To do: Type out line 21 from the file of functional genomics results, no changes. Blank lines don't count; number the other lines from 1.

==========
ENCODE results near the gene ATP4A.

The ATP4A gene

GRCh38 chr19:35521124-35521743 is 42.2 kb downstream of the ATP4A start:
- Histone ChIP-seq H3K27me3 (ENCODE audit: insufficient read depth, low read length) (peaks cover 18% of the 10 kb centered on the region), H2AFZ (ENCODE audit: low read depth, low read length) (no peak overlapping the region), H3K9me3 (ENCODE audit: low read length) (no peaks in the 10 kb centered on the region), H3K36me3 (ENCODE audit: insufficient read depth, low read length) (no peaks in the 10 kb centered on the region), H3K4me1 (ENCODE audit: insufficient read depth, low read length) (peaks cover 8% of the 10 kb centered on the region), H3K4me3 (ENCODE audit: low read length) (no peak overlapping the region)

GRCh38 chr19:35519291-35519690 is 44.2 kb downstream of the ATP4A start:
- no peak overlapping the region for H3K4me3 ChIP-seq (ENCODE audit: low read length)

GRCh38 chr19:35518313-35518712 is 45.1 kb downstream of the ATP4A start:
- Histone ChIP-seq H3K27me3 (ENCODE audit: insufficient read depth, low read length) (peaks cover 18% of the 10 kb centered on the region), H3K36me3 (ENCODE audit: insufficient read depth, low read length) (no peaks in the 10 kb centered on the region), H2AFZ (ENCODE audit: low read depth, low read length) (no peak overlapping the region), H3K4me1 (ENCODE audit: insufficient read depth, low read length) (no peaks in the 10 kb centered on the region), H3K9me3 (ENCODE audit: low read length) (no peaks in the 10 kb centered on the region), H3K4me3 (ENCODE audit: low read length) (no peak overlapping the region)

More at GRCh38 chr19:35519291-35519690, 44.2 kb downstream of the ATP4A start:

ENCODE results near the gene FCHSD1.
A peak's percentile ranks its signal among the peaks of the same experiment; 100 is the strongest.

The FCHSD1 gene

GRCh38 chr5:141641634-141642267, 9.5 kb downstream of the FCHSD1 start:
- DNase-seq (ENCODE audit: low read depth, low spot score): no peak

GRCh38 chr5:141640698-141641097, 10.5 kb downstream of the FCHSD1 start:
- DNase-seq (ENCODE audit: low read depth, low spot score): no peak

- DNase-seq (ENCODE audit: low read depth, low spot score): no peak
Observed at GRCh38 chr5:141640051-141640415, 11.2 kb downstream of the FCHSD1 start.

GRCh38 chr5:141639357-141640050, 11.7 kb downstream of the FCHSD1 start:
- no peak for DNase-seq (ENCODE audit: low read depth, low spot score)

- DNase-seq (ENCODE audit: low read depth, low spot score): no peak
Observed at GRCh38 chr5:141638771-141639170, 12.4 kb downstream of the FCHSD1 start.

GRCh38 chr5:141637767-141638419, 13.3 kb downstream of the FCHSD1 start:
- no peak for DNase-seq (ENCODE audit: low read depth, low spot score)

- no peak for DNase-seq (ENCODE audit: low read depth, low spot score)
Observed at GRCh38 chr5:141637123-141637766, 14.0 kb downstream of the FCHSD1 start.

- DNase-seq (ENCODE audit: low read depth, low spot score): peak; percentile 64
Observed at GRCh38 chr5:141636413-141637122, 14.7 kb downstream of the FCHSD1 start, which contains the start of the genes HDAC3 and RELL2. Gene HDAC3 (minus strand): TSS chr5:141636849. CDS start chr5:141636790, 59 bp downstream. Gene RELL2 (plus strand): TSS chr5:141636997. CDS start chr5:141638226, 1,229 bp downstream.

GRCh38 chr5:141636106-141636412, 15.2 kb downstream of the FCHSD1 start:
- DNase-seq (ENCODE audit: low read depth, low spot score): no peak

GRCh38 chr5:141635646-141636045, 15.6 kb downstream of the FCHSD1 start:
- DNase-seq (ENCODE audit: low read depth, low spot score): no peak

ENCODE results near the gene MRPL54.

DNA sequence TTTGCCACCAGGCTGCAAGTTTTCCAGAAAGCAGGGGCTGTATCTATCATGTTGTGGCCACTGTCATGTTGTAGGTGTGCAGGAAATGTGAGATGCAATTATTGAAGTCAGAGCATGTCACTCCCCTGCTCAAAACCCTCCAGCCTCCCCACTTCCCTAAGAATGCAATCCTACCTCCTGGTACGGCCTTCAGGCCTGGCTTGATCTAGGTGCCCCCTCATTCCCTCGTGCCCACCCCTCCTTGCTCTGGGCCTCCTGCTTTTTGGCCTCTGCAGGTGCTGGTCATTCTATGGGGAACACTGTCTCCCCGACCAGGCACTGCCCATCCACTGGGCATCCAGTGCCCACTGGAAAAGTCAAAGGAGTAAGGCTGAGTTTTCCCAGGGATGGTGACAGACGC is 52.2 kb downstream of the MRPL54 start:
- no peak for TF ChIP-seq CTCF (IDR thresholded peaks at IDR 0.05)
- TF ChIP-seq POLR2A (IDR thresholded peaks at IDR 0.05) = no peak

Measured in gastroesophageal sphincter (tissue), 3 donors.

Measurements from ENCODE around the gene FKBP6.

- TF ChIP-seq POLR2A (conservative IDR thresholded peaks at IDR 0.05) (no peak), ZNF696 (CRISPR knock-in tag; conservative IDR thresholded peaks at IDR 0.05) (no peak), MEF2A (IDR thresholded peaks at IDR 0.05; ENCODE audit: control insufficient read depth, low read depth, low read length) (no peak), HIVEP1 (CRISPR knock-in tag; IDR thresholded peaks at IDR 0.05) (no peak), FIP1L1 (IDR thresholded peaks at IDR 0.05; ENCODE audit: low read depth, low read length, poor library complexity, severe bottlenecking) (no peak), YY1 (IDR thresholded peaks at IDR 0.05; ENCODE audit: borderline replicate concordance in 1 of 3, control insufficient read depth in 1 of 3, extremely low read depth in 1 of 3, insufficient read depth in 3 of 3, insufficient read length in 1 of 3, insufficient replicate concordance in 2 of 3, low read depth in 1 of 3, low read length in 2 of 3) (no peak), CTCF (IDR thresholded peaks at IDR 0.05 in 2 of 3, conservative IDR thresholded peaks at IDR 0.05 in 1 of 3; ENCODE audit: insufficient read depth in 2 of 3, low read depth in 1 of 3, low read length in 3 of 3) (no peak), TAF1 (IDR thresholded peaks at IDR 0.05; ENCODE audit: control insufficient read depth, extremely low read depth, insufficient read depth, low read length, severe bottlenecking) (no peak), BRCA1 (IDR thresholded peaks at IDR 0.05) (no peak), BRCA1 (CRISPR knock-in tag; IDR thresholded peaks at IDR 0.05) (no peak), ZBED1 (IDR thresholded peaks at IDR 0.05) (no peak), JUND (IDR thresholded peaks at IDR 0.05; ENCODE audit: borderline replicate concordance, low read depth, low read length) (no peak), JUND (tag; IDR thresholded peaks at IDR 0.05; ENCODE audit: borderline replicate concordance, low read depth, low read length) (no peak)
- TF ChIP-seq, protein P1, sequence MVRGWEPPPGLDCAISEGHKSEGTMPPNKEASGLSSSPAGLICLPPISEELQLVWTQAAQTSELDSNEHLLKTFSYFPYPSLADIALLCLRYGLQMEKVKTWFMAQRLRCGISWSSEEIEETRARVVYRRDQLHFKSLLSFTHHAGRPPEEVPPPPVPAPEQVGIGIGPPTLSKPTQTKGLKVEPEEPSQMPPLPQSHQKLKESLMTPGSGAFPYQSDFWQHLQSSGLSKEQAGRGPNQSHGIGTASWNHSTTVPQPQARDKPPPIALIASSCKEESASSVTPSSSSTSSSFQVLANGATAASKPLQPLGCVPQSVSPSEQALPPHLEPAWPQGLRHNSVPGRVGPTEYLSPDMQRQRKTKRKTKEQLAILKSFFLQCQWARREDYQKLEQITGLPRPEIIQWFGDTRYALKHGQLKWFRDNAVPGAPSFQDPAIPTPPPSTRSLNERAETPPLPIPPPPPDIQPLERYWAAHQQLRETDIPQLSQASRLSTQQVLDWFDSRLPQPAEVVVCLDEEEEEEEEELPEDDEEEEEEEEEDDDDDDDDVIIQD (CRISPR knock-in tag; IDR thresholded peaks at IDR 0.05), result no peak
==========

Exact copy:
- DNase-seq (ENCODE audit: low read depth, low spot score): no peak